Noah Pensak writes, ““The future of a two-state solution is at risk, and one thing is clear: We have a responsibility to fight to make our voices heard and to stand up for Jewish and democratic values, here and in Israel. On our state’s college campuses, a diverse group of students have already started fighting for this vision. Since J Street U chapters were founded at Arizona State University and the University of Arizona last year, a large number of students have joined our work and engaged in political conversation and advocacy. We took a stand against the demolition of Susya, a Palestinian village in the West Bank threatened with demolition. We called our senators to urge them to vote against Trump’s extreme, pro-settler movement nominee for ambassador to Israel, David Friedman. An impressive delegation of 85 students from Arizona State University, University of Arizona and Northern Arizona University traveled to J Street’s National Conference in Washington, D.C., with us to learn and meet more than 1,200 other students and over 3,500 delegates from around the country. Our delegation included students learning about the conflict for the first time along with those with deep personal connections to the issue, those with liberal views and those with conservative views. All were united in their dedication to the struggle for human rights and peace for Israelis and Palestinians, and recognized this as a cause that demands our attention.”
Barak Ravid reports, “In his talks with Prime Minister Benjamin Netanyahu last week, U.S. envoy Jason Greenblatt asked that Israel cease building in isolated West Bank settlements outside of the settlement blocs, an Israeli source privy to the contents of the talks told Haaretz Wednesday. According to the source, during the talks, which took place in Israel last week, Greenblatt made it clear that the Trump administration wants Israel to place substantial restrictions on construction in the settlements….The source added that Greenblatt said that the U.S. would tacitly accept Israeli construction in Jewish neighborhoods in East Jerusalem, as well as construction in settlement blocs within limits bilaterally agreed upon. That being said, the formula Greenblatt presented included an American request that Israel not build in settlements outside the settlement blocs at all, without exception.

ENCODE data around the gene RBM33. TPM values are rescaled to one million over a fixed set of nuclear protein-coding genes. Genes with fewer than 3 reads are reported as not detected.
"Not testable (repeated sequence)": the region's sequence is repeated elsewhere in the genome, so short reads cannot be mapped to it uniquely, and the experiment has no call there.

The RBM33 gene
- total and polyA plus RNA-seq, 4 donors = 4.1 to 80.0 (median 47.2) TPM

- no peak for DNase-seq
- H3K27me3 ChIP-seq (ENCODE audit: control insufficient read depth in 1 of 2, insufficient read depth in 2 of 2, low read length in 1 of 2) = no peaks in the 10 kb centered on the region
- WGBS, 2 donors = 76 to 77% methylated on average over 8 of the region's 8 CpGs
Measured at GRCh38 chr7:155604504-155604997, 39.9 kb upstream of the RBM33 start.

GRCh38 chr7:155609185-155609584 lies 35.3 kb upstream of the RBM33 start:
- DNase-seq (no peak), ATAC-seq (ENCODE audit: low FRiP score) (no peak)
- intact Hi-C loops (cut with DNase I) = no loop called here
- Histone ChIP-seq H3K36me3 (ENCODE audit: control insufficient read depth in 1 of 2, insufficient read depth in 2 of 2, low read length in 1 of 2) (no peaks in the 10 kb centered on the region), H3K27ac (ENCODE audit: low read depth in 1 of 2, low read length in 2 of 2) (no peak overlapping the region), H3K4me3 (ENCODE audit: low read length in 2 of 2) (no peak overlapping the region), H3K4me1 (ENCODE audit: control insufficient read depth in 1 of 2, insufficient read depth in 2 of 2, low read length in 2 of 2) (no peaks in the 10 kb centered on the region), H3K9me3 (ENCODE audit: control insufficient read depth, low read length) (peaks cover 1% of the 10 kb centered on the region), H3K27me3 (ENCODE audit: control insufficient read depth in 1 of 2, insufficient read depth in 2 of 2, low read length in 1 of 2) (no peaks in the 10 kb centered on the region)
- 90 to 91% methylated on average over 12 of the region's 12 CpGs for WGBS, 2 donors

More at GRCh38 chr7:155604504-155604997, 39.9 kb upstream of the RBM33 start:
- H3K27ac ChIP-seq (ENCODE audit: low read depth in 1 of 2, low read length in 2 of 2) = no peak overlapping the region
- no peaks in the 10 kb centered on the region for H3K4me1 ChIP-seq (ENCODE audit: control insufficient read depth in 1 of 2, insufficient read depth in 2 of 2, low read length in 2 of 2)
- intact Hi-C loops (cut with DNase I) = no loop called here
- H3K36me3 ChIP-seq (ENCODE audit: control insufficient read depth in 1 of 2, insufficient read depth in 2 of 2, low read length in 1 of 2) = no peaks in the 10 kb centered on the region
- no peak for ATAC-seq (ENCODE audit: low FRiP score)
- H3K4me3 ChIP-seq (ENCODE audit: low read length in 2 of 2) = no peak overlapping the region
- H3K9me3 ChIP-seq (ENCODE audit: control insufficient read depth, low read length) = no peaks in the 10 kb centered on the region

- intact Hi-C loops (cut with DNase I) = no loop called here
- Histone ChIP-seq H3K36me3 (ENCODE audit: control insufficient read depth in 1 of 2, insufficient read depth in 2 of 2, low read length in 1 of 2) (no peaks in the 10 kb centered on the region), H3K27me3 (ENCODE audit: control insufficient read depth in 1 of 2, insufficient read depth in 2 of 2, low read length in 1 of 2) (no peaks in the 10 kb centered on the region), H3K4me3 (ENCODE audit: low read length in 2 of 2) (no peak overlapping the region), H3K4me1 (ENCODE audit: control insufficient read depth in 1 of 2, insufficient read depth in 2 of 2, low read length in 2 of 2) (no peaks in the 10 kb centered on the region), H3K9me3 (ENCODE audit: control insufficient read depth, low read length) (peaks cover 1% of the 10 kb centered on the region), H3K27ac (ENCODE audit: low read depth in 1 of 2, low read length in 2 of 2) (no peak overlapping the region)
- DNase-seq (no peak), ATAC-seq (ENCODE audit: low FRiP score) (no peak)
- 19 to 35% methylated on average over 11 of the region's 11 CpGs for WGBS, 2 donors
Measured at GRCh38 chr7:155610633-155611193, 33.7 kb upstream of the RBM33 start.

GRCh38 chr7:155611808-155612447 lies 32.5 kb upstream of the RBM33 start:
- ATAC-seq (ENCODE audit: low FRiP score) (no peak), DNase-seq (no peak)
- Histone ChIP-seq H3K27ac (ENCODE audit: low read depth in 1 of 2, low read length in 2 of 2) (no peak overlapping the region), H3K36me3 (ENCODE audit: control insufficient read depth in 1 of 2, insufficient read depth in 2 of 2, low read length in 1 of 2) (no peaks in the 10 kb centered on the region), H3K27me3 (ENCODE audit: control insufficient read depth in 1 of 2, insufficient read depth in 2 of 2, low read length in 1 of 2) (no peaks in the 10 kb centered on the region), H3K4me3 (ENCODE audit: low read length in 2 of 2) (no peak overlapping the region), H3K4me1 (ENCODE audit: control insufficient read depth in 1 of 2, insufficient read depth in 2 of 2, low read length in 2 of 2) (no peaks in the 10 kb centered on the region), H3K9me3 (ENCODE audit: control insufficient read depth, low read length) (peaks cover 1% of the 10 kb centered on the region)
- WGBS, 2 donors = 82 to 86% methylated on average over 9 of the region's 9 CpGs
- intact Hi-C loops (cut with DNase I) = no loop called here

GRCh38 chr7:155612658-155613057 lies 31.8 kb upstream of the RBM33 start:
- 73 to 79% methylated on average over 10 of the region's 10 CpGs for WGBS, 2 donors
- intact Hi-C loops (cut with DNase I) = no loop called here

Prime Minister Benjamin Netanyahu said Wednesday to journalists before he left China for Israel that there has been “significant progress” in recent talks between U.S. and Israeli negotiators in recent days regarding curbed settlement construction. Netanyahu noted that talks have not ended despite the recent progress, which he will be updated on upon his return.
Talks between Israeli and American negotiators began in the White House on Monday in an effort to reach understandings concerning the settlements. Netanyahu told reporters in Beijing on Tuesday that talks will not touch on the Jewish neighborhoods of East Jerusalem.
The Israeli army reacts “disproportionately” to rocket fire toward Israel’s border from Gaza, Chief of Staff Lt. Gen. Gadi Eisenkot told a parliamentary panel Wednesday morning. “The Israel Defense Force employs a policy of using aggressive, and disproportionate, force in order to prevent situations in which they fire rockets at us and we return shells,” Eisenkot told the State Control Committee. “For us, there is one address in the Strip: Hamas.”